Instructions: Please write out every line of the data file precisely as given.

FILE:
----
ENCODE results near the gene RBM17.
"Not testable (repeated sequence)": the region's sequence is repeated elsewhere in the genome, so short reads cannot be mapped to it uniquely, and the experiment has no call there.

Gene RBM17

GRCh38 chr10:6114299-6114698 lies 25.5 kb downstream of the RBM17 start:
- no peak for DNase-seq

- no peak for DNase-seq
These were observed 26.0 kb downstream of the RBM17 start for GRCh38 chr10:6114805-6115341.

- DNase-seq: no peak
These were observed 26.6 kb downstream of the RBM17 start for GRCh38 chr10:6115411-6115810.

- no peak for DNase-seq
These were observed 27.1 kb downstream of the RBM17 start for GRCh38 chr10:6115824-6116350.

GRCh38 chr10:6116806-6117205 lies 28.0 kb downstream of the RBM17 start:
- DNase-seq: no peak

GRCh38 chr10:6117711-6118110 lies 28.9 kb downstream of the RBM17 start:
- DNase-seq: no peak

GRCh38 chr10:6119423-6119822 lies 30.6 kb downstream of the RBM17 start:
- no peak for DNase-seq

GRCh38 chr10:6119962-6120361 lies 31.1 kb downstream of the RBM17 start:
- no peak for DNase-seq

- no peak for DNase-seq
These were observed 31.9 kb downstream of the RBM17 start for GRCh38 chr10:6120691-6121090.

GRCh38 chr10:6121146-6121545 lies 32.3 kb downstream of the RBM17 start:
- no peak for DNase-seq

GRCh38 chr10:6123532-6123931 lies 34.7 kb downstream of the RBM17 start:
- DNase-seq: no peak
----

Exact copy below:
ENCODE results near the gene RBM17.
"Not testable (repeated sequence)": the region's sequence is repeated elsewhere in the genome, so short reads cannot be mapped to it uniquely, and the experiment has no call there.

Gene RBM17

GRCh38 chr10:6114299-6114698 lies 25.5 kb downstream of the RBM17 start:
- no peak for DNase-seq

- no peak for DNase-seq
These were observed 26.0 kb downstream of the RBM17 start for GRCh38 chr10:6114805-6115341.

- DNase-seq: no peak
These were observed 26.6 kb downstream of the RBM17 start for GRCh38 chr10:6115411-6115810.

- no peak for DNase-seq
These were observed 27.1 kb downstream of the RBM17 start for GRCh38 chr10:6115824-6116350.

GRCh38 chr10:6116806-6117205 lies 28.0 kb downstream of the RBM17 start:
- DNase-seq: no peak

GRCh38 chr10:6117711-6118110 lies 28.9 kb downstream of the RBM17 start:
- DNase-seq: no peak

GRCh38 chr10:6119423-6119822 lies 30.6 kb downstream of the RBM17 start:
- no peak for DNase-seq

GRCh38 chr10:6119962-6120361 lies 31.1 kb downstream of the RBM17 start:
- no peak for DNase-seq

- no peak for DNase-seq
These were observed 31.9 kb downstream of the RBM17 start for GRCh38 chr10:6120691-6121090.

GRCh38 chr10:6121146-6121545 lies 32.3 kb downstream of the RBM17 start:
- no peak for DNase-seq

GRCh38 chr10:6123532-6123931 lies 34.7 kb downstream of the RBM17 start:
- DNase-seq: no peak